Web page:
Beaconsfield Lodge was founded at the “The Chequers Tavern” in Marsh Street (now High Street), Walthamstow in 1877. The inception of the lodge was due to five men Bros Walter Thomas Christian, James Pinder, William Gough Hallows, Frederick Hallows and Thomas Franklin.
A desire for closer Masonic Contact resulted in the formation of the Kent Lodge of instruction No. 15 meeting at the Chequers and Beaconsfield Lodge evolved from this Lodge of Instruction and the same group of brethren were pioneers in both projects.
The Founders were unanimous in selecting as the name of the Lodge “The Earl of Beaconsfield” in honour of Benjamin Disraeli” although the prefix “Earl of” was subsequently deleted by request from Grand Lodge.
Benjamin Disraeli, 1st Earl of Beaconsfield, KG, PC, FRS was a celebrated British politician and writer who twice served as Prime Minister of the United Kingdom.
Although Disraeli was still world figure at the time the lodge was formed, it was doubtless the additional knowledge of his local association with Walthamstow that contributed to the choice of name for the new lodge. In 1817 Disraeli, had been sent to Eliezer Cogan’s school in Higham Hill, Walthamstow.
There is no trace of his having been a Freemason, although his father was a mason, he did however give his consent to the use of his name and the following is quoted from a letter in the possession of Grand Lodge.
10, Downing Street,
26th October, 1876.
I am directed to acknowledge the receipt of your letter of the 18th instant asking permission to name a new Freemason’s Lodge at Walthamstow “The Earl of Beaconsfield Lodge.”
In reply I have to inform you that his Lordship has no objection to your so doing”
I am, Sir,
Your Obedient Servant
Beaconsfield mother lodge was the Ley-Spring Lodge No. 1598 then in its infancy and who met in Leytonstone. None of the founders where members of this lodge but our first Worshipful Master W. Bro W. T. Christian P.M. who lived in Leytonstone was associated with their members.
Ley-Spring Lodge sponsored the petition for the new lodge and Beaconsfield Lodge was subsequently consecrated on 24th February 1877 at the Chequers Tavern, by the then Grand Secretary, V.W. Bro. John Hervey, P.G.D assisted by:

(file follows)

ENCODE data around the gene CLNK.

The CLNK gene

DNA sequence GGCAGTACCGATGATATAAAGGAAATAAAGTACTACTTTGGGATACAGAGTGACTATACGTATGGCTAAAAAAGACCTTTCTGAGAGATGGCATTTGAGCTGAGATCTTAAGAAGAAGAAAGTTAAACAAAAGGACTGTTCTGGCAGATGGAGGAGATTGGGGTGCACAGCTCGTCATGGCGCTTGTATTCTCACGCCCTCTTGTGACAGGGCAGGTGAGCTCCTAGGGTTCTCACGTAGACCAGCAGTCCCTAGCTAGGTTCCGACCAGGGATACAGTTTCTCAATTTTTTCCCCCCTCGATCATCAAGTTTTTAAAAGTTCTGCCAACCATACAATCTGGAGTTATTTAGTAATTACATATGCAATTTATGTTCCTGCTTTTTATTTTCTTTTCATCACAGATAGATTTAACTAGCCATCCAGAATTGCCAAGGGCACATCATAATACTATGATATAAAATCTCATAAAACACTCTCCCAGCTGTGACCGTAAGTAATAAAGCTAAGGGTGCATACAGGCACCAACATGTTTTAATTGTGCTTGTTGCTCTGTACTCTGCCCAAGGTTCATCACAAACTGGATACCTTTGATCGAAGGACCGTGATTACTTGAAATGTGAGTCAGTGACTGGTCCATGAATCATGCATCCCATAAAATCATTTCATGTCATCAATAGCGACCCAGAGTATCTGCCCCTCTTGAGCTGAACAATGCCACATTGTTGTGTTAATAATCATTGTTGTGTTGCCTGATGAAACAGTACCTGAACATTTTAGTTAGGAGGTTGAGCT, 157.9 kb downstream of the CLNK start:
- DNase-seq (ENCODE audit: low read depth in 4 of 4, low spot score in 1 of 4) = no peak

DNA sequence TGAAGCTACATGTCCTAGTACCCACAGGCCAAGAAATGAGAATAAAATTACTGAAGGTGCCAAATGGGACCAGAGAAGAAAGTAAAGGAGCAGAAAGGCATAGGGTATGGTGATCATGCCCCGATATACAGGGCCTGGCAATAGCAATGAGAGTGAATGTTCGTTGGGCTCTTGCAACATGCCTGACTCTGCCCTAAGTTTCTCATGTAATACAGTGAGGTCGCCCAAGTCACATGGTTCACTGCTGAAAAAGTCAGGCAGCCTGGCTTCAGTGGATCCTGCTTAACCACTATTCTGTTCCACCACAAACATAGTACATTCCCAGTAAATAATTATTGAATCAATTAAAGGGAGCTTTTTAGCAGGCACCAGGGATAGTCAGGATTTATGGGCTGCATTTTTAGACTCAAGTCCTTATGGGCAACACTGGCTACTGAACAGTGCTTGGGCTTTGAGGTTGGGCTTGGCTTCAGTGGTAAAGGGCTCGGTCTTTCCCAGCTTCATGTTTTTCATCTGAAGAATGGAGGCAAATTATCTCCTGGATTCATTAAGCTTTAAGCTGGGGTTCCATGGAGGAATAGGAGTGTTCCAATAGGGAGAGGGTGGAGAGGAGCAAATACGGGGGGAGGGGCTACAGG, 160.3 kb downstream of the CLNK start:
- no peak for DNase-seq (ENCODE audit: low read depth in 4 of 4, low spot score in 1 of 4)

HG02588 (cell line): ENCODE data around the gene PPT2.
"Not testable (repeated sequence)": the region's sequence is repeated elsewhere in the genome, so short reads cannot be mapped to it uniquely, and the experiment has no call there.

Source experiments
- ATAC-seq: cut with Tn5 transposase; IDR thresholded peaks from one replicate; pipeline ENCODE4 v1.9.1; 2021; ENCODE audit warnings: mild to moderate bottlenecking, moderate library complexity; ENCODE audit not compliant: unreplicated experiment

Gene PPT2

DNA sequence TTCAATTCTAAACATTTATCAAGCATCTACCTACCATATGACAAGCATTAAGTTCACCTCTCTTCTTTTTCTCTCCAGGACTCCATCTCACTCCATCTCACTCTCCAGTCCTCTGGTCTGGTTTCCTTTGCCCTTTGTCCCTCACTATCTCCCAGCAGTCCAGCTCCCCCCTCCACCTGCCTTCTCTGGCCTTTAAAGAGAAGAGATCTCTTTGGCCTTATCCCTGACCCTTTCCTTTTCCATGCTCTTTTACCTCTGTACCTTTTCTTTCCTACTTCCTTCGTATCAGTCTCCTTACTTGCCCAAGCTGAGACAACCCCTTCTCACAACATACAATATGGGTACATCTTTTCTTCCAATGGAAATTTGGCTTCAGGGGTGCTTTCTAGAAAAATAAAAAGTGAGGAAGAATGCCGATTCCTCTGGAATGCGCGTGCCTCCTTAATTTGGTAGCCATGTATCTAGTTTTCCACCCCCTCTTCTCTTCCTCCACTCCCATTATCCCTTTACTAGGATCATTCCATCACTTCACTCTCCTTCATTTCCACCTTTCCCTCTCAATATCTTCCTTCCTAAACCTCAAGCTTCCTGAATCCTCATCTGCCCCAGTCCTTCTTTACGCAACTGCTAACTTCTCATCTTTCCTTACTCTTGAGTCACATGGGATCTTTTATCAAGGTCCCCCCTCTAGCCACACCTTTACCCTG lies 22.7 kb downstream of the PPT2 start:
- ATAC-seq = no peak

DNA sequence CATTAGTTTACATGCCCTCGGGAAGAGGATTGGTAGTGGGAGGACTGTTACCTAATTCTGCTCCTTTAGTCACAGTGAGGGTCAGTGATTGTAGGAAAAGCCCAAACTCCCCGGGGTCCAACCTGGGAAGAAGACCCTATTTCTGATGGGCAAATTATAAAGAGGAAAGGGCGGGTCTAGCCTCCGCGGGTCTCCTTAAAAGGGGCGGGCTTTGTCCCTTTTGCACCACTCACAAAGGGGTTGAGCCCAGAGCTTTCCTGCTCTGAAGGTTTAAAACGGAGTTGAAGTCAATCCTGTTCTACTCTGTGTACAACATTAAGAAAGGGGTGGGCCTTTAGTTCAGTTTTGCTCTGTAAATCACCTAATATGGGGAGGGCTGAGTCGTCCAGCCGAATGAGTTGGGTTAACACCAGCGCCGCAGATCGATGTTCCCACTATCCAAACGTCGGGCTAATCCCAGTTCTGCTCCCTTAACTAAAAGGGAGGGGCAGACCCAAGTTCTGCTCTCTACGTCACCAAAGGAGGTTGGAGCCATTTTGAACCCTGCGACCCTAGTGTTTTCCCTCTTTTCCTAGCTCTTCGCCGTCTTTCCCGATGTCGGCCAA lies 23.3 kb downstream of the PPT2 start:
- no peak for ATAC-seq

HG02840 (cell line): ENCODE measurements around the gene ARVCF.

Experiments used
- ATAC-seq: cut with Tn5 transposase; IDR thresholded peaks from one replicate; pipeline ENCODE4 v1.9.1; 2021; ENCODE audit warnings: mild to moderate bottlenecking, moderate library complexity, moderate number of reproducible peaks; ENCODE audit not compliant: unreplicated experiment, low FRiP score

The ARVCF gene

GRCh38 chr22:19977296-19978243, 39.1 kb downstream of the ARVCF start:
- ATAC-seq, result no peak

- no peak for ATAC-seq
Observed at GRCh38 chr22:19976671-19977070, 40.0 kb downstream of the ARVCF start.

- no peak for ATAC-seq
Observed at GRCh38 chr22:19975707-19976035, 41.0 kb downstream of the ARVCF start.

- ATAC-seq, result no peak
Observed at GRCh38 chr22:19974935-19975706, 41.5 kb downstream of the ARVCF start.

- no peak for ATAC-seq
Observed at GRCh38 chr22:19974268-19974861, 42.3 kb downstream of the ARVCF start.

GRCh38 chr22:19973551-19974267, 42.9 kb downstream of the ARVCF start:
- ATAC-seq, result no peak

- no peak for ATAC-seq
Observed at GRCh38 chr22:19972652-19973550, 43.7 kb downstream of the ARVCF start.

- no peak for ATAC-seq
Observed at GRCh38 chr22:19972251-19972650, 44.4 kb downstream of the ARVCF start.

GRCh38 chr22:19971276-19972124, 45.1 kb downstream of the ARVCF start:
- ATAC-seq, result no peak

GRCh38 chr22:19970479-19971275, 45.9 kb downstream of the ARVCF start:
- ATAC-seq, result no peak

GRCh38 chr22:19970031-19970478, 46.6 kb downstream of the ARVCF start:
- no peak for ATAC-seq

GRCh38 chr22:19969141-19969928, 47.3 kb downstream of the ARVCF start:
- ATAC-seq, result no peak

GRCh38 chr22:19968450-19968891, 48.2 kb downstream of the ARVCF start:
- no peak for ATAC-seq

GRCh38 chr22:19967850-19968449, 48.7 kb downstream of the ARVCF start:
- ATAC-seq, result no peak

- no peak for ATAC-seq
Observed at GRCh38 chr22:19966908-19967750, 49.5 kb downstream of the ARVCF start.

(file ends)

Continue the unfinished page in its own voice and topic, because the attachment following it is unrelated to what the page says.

W. Bro. Joshua Nunn, P.G.S.B., as S.W.
W. Bro. W.T. Howe, P.P.G.P. (Middlesex). as J.W.
W. Bro. H.G. Buss, P.P.J.G.W. (Middlesex), as D.C.; (afterwards Assistant Grand Secretary.)
W. Bro. W. Stephens, P.M., Clapton 1365 and Royal Edward 1489: as I.G.
W. Bro. W. Bro Chas. B. Payne. P.M., Egyptian 27, Grand Tyler,
Following which a favourable report of the consecration was published in the Freemason of 10th March 1877.
With the local area and freemasonry growing it was not long before Beaconsfield became a Mother Lodge for the first time in 1893 sponsoring the petition for Walthamstow Lodge No. 2472 and loaning some of the lodge furniture to the new lodge.
Freemasonry continued to expend after the Second World War and in 1947 Beaconsfield was once again a Mother Lodge sponsoring another new lodge the Beacon Light Lodge No. 6399.
The Lodge continued to meet at The Chequer’s until 1897 when it moved venue to the Lord Brooke, Shern Hall Street where it continued to meet until 1906.
In 1907 the lodge was growing and to develop a wider outlook moved to the Great Eastern Hotel, Liverpool Street London which remained its home until the 1970’s, when threat of closure caused the lodge to move to the Park Court Hotel in 1973 following which Beaconsfield Lodge became a founder member of the Clerkenwell masonic centre.
The lodge celebrated its 50th anniversary in 1927 and held an emergency meeting on 11 April 1927 at the Great Eastern Hotel (Grecian Temple). W. Bro R.H. Clerke presented an address on the Lodge History. Following the meeting the brethren enjoyed a banquet in the Hamilton Hall.
The Diamond Jubilee was similarly celebrated on 5th October 1937 at the Great Eastern Hotel.
During the 1939-45 war, more difficulties were encountered than in the Great War. The meetings in September and November 1939 were cancelled due to the declaration of war on Germany and under emergency orders of H.M. Government, these and all Masonic meetings were suspended until further notice. These two meetings are the only ones to be cancelled in the history of the Lodge.
Lodge meetings resumed again on 2 January 1940 but the style of dining was strictly curtailed due to war time rationing and this continued until the early 1950’s.
The 75th anniversary was celebrated on 4th March 1952 at the Abercorn Rooms with a favourable report appearing “The Freemasons Chronicle” on 26th April.
A number of presentations were made at the March 1976 meeting, which saw the installation of W.Bro R.E. Wiggins as Worshipful Master, in anticipation of the centenary year which included:
• A cushion and drape by W.Bro. C. Mitcham. On behalf of the Past Masters.
• A Lodge crest BY Bro. P. Gibson on behalf of the Lodge.
In 1977 Her Majesty’s Silver Jubilee year Beaconsfield Lodge was proud to reach and celebrate its centenary. A Centenary Meeting was held in the beautiful No. 10 Temple in Freemasons Hall Great Queen Street a hundred years to the day on which the Lodge was consecrated. Following the meeting the brethren enjoyed a Centennial Banquet in the Connaught Rooms.
The lodge left Clerkenwell and returned briefly to its spiritual home the Great Eastern Hotel until it finally closed its doors to masons in the late 1980’s.
The 1990’s saw the lodge move to its current home in Middlesex St. New ownership and refurbishment at the Great Eastern saw the rediscovery of the Grecian Temple and Freemasons welcomed back. The lodge brethren voted unanimously to return to a venue that holds such an important place in its history on the 24th February 2017 for a special meeting to celebrate the lodges 140th anniversary.